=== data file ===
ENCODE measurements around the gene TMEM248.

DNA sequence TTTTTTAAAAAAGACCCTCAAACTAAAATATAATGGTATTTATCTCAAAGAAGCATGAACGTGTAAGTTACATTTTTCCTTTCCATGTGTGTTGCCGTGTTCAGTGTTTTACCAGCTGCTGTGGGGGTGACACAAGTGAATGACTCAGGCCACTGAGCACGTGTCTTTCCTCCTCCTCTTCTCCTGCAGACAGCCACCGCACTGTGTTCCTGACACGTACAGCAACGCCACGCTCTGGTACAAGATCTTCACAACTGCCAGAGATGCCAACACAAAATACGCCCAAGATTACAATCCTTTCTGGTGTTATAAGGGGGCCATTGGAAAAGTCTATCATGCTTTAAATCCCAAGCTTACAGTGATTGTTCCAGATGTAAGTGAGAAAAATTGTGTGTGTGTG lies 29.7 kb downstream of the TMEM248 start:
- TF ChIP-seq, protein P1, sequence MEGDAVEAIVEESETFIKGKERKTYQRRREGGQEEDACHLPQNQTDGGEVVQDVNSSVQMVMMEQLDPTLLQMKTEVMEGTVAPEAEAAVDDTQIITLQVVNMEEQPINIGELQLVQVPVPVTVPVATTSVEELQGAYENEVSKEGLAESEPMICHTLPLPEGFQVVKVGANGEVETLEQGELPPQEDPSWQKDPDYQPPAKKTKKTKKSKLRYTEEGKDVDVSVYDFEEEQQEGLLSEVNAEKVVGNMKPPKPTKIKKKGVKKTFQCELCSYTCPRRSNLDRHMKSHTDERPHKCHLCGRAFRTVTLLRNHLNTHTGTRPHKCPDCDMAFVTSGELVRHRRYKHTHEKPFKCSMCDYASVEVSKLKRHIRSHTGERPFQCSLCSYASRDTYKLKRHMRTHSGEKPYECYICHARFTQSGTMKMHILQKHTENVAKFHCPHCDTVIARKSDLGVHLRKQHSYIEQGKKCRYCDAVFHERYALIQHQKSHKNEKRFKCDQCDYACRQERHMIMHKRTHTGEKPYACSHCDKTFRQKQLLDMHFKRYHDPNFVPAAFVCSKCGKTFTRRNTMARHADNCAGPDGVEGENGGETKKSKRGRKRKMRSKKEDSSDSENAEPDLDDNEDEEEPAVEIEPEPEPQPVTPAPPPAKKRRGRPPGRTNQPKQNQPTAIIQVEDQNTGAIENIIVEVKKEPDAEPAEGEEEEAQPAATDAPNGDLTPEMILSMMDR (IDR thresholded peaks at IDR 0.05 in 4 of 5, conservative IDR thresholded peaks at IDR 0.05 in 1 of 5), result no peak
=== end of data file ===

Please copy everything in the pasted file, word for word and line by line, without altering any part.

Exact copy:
ENCODE measurements around the gene TMEM248.

DNA sequence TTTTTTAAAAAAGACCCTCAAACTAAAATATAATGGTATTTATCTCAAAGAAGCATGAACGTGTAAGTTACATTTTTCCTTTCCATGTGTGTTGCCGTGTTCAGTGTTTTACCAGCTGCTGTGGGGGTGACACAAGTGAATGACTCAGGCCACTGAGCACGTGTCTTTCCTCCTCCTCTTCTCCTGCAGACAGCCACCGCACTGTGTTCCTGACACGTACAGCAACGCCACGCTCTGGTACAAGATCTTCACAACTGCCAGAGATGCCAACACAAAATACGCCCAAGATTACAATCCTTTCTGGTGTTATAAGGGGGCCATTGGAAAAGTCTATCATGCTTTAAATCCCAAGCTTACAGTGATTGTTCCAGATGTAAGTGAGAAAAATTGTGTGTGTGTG lies 29.7 kb downstream of the TMEM248 start:
- TF ChIP-seq, protein P1, sequence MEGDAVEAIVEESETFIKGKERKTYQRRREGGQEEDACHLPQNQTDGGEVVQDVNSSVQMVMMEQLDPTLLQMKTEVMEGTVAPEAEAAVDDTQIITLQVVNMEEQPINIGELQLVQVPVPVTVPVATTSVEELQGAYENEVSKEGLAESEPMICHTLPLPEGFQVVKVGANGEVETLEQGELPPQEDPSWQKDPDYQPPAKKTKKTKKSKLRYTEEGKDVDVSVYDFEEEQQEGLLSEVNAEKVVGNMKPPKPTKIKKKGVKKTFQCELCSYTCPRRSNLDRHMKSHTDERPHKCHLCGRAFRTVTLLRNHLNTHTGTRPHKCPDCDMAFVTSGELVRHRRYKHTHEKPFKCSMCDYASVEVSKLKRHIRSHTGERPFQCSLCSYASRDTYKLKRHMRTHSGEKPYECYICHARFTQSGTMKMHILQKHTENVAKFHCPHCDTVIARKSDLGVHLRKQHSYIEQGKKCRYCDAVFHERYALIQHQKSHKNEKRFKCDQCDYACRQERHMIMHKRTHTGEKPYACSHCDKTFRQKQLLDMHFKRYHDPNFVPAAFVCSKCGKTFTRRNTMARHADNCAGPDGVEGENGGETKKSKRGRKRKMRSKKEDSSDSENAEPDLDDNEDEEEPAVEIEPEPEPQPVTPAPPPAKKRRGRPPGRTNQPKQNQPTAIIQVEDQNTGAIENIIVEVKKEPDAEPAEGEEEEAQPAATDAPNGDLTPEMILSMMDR (IDR thresholded peaks at IDR 0.05 in 4 of 5, conservative IDR thresholded peaks at IDR 0.05 in 1 of 5), result no peak